Three listed buildings; the former Atlas Brewery, the old power station and the former Moulart Mill are testaments to the old industrial activities next to the waterway. The Town Hall of Anderlecht is located on the Place du Conseil/Raadsplein, at the heart of this district.

La Roue/Het Rad

Located in the south of Anderlecht, the La Roue (Dutch: Het Rad) district is one of the municipality's largest districts and one of the main garden cities of the Brussels region. Built in the 1920s, with its modest and picturesque houses, it offers a great vision of an early 20th century working class neighbourhood. It is also home to one of the largest agribusiness industry campuses in Belgium, the Food and Chemical Industries Education and Research Center (CERIA/COOVI), and other popular department stores.

Sights

Events

The annual Anderlecht fair, originally a cattle fair, was authorised by William II of the Netherlands in 1825. Since then, it has taken the form of a series of celebrations, which still include animal shows but also a large market, a floral show, and the recreation of a religious procession in honour of Saint Guy.

Economy

Great hall of the slaughterhouse of Anderlecht
Great hall of the slaughterhouse of Anderlecht

The Abattoirs of Anderlecht, located at 24, Rue Ropsy Chaudron/Ropsy Chaudronstraat in Cureghem, is the main slaughterhouse in Brussels, employing some 1,500 people. In addition to its main activities, the great hall serves as a covered market for food and flea markets.[9]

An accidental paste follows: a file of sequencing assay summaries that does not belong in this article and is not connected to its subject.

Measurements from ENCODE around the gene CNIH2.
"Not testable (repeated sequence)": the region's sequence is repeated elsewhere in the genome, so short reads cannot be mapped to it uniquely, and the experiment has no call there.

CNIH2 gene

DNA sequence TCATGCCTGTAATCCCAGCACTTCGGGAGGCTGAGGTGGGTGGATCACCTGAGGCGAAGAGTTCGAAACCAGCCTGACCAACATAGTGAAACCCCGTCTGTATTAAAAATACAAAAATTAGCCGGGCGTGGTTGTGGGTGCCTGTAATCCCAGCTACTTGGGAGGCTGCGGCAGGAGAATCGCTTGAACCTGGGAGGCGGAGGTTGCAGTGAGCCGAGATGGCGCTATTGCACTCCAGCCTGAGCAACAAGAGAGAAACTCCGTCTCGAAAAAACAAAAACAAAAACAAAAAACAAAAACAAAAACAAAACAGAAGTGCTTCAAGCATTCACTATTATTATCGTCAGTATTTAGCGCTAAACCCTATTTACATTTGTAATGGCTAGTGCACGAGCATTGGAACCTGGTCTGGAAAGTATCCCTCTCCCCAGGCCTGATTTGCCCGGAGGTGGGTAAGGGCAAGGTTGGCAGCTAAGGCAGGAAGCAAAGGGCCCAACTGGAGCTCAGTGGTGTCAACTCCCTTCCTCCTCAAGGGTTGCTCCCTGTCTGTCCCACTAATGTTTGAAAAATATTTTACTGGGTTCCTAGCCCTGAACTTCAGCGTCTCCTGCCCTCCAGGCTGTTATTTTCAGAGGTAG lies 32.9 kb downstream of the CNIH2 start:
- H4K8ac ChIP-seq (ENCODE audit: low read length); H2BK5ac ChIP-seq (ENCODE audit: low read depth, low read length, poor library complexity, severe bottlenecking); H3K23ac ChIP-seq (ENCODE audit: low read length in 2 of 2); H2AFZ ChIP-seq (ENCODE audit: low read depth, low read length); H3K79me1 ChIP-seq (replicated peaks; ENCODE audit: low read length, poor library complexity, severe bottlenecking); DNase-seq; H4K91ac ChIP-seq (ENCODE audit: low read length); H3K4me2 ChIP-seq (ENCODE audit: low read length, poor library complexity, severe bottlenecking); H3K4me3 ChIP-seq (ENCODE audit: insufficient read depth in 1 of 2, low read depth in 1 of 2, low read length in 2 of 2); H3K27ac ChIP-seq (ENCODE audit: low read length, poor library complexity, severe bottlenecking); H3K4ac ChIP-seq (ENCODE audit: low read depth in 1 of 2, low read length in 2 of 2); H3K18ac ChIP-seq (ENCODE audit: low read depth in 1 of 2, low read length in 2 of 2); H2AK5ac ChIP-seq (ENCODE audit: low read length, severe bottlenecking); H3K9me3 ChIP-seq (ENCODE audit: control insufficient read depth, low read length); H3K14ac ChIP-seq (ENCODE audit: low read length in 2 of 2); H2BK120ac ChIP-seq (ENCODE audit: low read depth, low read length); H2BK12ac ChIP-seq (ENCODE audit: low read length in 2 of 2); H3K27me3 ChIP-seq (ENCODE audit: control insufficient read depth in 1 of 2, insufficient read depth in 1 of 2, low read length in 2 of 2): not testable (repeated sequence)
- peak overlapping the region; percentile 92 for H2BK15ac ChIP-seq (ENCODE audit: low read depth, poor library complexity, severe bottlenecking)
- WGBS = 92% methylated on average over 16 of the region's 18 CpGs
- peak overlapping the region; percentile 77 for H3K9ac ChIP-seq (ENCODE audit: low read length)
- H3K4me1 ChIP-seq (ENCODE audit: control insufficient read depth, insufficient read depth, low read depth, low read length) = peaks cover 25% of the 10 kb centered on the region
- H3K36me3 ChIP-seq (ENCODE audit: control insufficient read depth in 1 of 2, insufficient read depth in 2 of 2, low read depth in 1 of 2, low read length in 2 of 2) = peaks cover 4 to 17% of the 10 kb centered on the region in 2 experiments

In recent years, several major international companies have set up their headquarters in Anderlecht, notably the Delhaize Group, which operates many supermarket chains, from 40, Marie Curie Square,[10] Coca-Cola Benelux at 1424, Chaussée de Mons/Bergensesteenweg,[11] as well as the Belgian chocolate company Leonidas at 41, Boulevard Jules Graindor/Jules Graindorlaan.[12]

Healthcare

Several hospitals and clinics are located in Anderlecht:

Sports

R.S.C. Anderlecht fans at the Lotto Park

Football

Anderlecht is the home of the football club RSC Anderlecht, the most successful Belgian football team in European competition as well as in the Belgian First Division with 34 titles.[15] The club's home stadium is the Lotto Park, located within Astrid Park. The team colors are white and purple.

Parks and green spaces

Further information: List of parks and gardens in Brussels

Green spaces in the commune include:[16]